When in doubt, just strip everything away, give Buffy a sword and some spells, set her off against some goblins and let her go. The series uses lots of elements borrowed from the fantasy genre, but I think it'd be really interesting to see the plot of the whole series trend that way too, with Buffy shunted off to some high-fantasy style world that's part Lord of the Rings and part Red Sonja, and made to go on big, epic quests against unimaginable evils. Sure, the series' own postmodernity may make it tough to do that sort of thing without a few sly rib-nudges and jokes at the genre's expense, but I still say it's a workable idea. Even superhero comics (here I go again) have tried it. The Atom, a comic about a shrinking super-hero, was temporarily turned into Sword of the Atom, and even the Incredible Hulk became a classical gladiator figure for a time there a couple of years back. For Buffy it's not even as much of a stretch as it is for these other titles as it contains so many fantasy genre elements anyway. Anyone besides me want to see Ms Summers as a medieval warrior woman?

What I'm noticing here as I sit writing this is that Buffy really is a pretty neat postmodern intertextual melting pot, seeing as how it borrows heavily from everything from high school drama to sci-fi to superhero fiction. If one wanted, one could have Buffy and friends put on primary-coloured spandex and fly around fighting super-criminals and it actually wouldn't seem too out of place, considering that many of the seeds for it are already there in the basic concept. In the past Buffy has also felt free to explore everything from musical films ("Once More with Feeling") to Westerns (as a concept from the Buffy the Vampire Slayer role-playing game books)!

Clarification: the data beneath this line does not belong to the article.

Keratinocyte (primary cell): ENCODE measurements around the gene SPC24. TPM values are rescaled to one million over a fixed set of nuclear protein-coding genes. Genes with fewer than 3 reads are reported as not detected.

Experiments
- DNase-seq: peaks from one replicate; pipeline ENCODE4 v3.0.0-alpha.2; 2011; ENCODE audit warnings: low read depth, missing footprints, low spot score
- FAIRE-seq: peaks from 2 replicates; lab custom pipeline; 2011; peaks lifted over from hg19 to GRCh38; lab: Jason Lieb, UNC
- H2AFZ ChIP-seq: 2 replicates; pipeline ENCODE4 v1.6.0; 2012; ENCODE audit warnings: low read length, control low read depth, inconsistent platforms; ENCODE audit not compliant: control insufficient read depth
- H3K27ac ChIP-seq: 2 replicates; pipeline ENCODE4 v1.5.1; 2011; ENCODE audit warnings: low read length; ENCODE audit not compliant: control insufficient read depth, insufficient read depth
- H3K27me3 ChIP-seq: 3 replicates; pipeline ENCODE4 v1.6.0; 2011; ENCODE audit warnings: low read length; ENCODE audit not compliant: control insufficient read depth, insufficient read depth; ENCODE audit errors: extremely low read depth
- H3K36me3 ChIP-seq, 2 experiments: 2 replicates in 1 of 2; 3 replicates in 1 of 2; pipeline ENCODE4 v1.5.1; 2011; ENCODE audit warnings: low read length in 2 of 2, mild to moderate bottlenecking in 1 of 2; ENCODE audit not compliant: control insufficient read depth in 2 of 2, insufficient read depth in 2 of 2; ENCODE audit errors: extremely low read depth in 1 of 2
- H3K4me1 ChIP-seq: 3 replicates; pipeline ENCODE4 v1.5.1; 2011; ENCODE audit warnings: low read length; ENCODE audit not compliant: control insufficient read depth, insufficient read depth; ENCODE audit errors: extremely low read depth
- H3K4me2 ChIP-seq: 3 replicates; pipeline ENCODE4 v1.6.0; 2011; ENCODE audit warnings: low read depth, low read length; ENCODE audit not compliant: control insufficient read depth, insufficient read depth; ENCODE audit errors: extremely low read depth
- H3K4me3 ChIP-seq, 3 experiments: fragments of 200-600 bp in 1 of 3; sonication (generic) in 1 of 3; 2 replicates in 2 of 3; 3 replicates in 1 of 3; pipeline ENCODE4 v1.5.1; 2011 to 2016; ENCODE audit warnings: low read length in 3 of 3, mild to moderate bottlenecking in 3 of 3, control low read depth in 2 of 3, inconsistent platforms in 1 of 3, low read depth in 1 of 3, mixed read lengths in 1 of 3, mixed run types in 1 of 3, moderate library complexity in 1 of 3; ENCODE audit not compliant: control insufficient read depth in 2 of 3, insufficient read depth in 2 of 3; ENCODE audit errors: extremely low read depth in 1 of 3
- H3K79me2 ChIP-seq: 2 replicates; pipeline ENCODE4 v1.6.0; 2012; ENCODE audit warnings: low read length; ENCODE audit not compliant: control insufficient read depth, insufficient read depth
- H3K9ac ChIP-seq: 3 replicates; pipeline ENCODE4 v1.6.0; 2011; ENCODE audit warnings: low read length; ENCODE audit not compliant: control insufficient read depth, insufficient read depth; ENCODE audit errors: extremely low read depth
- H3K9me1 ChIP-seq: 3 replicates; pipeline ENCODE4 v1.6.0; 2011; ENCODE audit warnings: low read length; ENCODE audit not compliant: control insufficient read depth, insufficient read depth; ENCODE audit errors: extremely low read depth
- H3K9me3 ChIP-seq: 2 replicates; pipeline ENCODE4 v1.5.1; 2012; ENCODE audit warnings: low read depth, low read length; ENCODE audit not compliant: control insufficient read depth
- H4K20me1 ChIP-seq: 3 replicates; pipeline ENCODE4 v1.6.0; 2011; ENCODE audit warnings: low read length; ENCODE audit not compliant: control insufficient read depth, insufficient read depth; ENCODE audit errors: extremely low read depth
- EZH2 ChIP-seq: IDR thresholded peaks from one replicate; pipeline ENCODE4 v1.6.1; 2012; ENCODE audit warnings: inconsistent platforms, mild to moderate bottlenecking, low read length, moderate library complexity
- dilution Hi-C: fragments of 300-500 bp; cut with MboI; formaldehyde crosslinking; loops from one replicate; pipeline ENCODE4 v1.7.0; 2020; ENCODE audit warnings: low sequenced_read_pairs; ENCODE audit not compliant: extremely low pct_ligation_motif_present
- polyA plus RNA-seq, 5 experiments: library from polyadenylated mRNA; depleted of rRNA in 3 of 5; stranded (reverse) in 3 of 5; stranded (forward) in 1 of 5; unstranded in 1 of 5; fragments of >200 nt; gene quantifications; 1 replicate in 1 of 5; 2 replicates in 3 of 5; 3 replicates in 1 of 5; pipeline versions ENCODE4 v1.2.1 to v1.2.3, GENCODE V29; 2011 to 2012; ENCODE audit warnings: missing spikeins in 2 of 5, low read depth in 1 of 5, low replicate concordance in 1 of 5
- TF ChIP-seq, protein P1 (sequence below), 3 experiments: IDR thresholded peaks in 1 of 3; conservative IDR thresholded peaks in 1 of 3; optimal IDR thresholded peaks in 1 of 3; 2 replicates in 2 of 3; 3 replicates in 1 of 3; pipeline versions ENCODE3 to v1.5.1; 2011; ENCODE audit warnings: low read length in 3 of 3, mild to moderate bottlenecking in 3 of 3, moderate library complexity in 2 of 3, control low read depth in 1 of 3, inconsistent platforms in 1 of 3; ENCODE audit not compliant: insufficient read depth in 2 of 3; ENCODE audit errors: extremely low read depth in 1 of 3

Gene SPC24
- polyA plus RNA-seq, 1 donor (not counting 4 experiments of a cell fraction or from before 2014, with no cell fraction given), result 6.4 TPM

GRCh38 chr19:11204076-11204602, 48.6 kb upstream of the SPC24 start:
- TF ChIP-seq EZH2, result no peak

Those are just a couple of my ideas for the comics, but this doesn't have to be limited to just that, of course. I wouldn't be surprised if I discovered that there's already some noir-influenced fan fiction out there, or some that takes the characters and places them firmly in the realm of historical romance (and hey, why not? They've already got characters that live for numerous centuries and time-travel). Any more genres that you'd like to see Buffy explore a little more?


Jayunderscorezero said...

Oh yes, P.S., I guess this means I haven't entirely disappeared.

Dalton the Hardcore Loser said...

Ugh. Makes me a bit apprehensive about beginning Season 8, but being the hardcore Buffy fan that I am, I'm gonna forge ahead anyway....